10 “Firsts” by Women

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A Brief History

On May 16, 1975, Junko Tabei of Japan became the first woman to successfully scale Mt. Everest.  Tabei had founded the “Ladies Climbing Club: Japan” in 1969, a time of empowerment for women during the “Women’s Liberation” movement.  Here we list 10 “firsts” for women, accomplishments that may seem commonplace today, but ones that were groundbreaking at the time.  Feel free to mention your favorite “firsts” by women.   Note: These “firsts” are some that we find interesting, and the order does not imply an order of importance.

Digging Deeper

10. First to Climb Mt. Everest, Junko Tabei, 1975.

As mentioned above, this lady at age 36 managed what no person had done until 1953.  An accomplished climber, Junko has also scaled the Matterhorn and Mt. Fuji.  Although conquering Everest may seem routine today, with over 5000 climbers reaching the top, 223 people have died in the effort and the climb is still potentially deadly despite modern technology.  In a bit of a twist, Tabei had earned her Bachelor’s degree from Showa Women’s University in English Literature.  In 1992 Junko Tabei became the first woman to have climbed the “Seven Summits” (the tallest mountain on each continent).

9.  First in Space, Valentina Tereshkova, 1963. 

This Russian woman was the first of 59 women (so far) that have traveled in space.  This space pioneer is quite the heroine in Russia, having been politically active in the old Soviet Union and in the post communist Russia.  She was honored to be the flag carrier at the 2014 Winter Olympics.  Valentina was only the 12th person in space, and was the first civilian to make a space flight.  The first American female in space was Sally Ride in 1983, tied for the 120th person in space.  Ride died of pancreatic cancer in 2012 at only age 61.  Note: Ralph Cramden offering his wife, Alice, a “trip to the moon” on The Honeymooners does not qualify.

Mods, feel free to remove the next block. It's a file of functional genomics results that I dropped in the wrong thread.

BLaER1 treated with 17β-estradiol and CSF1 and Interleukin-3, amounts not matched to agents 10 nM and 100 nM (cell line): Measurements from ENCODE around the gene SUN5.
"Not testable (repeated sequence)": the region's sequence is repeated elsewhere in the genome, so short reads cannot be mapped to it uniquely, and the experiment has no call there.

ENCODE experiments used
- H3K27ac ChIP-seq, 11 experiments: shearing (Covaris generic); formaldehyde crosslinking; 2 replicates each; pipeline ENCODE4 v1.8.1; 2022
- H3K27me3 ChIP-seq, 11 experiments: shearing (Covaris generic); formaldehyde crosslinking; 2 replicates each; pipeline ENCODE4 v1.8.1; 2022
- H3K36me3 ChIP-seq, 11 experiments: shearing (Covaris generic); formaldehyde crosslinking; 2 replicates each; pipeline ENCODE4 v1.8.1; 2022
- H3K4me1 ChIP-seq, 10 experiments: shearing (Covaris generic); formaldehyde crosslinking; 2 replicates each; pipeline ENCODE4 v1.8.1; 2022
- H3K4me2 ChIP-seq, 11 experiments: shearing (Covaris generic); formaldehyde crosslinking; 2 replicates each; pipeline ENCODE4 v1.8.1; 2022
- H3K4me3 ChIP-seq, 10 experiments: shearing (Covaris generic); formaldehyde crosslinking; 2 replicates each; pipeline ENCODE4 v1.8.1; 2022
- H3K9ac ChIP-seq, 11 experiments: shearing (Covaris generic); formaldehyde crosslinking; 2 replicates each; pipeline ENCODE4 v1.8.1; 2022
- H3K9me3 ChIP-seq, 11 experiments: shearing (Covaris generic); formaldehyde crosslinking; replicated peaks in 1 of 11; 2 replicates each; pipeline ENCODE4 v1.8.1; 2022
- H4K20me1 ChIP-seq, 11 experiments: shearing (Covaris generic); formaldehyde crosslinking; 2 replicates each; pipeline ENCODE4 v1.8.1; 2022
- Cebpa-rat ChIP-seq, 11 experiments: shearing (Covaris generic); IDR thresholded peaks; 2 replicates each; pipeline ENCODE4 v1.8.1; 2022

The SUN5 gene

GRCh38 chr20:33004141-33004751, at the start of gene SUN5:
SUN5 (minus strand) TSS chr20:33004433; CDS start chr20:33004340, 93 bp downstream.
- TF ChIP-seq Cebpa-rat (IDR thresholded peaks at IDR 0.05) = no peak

8.  First Mother of Octuplets (that survived at least a week), Nadya Suleman, 2009. 

Already the mother of 6 other children at age 24 when she gave live birth to 8 babies, thrusting her in the media spotlight as “Octomom” Suleman generated massive controversy by having her pregnancy aided by a fertility doctor through in vitro fertilization.  Rather than famous, this woman is infamous, especially once the public discovered she was a single, unemployed mother on welfare, with the incredible medical bills being borne by tax dollars and donations.  Dr. Kamrava, the fertility doctor that implanted 12 embryos into Suleman was stripped of his medical license in 2011, much to the approval of the public!  In 2012 Suleman filed for bankruptcy (surprise!) and in 2014 was convicted of welfare fraud.  The 8 babies are still alive.  In 2012 she starred in a one woman pornographic film calledOctomom Home Alone.